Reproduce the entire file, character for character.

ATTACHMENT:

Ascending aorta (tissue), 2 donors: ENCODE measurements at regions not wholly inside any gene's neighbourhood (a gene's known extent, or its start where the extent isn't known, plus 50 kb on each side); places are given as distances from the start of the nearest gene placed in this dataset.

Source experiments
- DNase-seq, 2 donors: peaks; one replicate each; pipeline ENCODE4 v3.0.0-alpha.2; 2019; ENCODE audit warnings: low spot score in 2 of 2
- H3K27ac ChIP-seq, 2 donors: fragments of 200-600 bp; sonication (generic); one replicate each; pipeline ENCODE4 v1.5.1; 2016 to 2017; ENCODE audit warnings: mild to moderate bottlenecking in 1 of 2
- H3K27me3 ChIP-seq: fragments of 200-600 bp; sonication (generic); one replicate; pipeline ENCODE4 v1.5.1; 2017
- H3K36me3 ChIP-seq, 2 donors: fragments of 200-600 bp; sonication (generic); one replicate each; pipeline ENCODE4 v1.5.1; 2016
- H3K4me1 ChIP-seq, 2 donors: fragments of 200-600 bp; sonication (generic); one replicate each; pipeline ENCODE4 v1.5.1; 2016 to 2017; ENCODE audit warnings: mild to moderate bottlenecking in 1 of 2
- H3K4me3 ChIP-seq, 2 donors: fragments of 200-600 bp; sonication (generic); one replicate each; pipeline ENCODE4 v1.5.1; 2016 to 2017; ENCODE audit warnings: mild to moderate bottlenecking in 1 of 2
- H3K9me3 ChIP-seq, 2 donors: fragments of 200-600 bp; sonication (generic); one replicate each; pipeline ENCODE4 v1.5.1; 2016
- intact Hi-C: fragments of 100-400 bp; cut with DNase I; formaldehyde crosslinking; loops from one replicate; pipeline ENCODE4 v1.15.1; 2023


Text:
Ascending aorta (tissue), 2 donors: ENCODE measurements at regions not wholly inside any gene's neighbourhood (a gene's known extent, or its start where the extent isn't known, plus 50 kb on each side); places are given as distances from the start of the nearest gene placed in this dataset.

Source experiments
- DNase-seq, 2 donors: peaks; one replicate each; pipeline ENCODE4 v3.0.0-alpha.2; 2019; ENCODE audit warnings: low spot score in 2 of 2
- H3K27ac ChIP-seq, 2 donors: fragments of 200-600 bp; sonication (generic); one replicate each; pipeline ENCODE4 v1.5.1; 2016 to 2017; ENCODE audit warnings: mild to moderate bottlenecking in 1 of 2
- H3K27me3 ChIP-seq: fragments of 200-600 bp; sonication (generic); one replicate; pipeline ENCODE4 v1.5.1; 2017
- H3K36me3 ChIP-seq, 2 donors: fragments of 200-600 bp; sonication (generic); one replicate each; pipeline ENCODE4 v1.5.1; 2016
- H3K4me1 ChIP-seq, 2 donors: fragments of 200-600 bp; sonication (generic); one replicate each; pipeline ENCODE4 v1.5.1; 2016 to 2017; ENCODE audit warnings: mild to moderate bottlenecking in 1 of 2
- H3K4me3 ChIP-seq, 2 donors: fragments of 200-600 bp; sonication (generic); one replicate each; pipeline ENCODE4 v1.5.1; 2016 to 2017; ENCODE audit warnings: mild to moderate bottlenecking in 1 of 2
- H3K9me3 ChIP-seq, 2 donors: fragments of 200-600 bp; sonication (generic); one replicate each; pipeline ENCODE4 v1.5.1; 2016
- intact Hi-C: fragments of 100-400 bp; cut with DNase I; formaldehyde crosslinking; loops from one replicate; pipeline ENCODE4 v1.15.1; 2023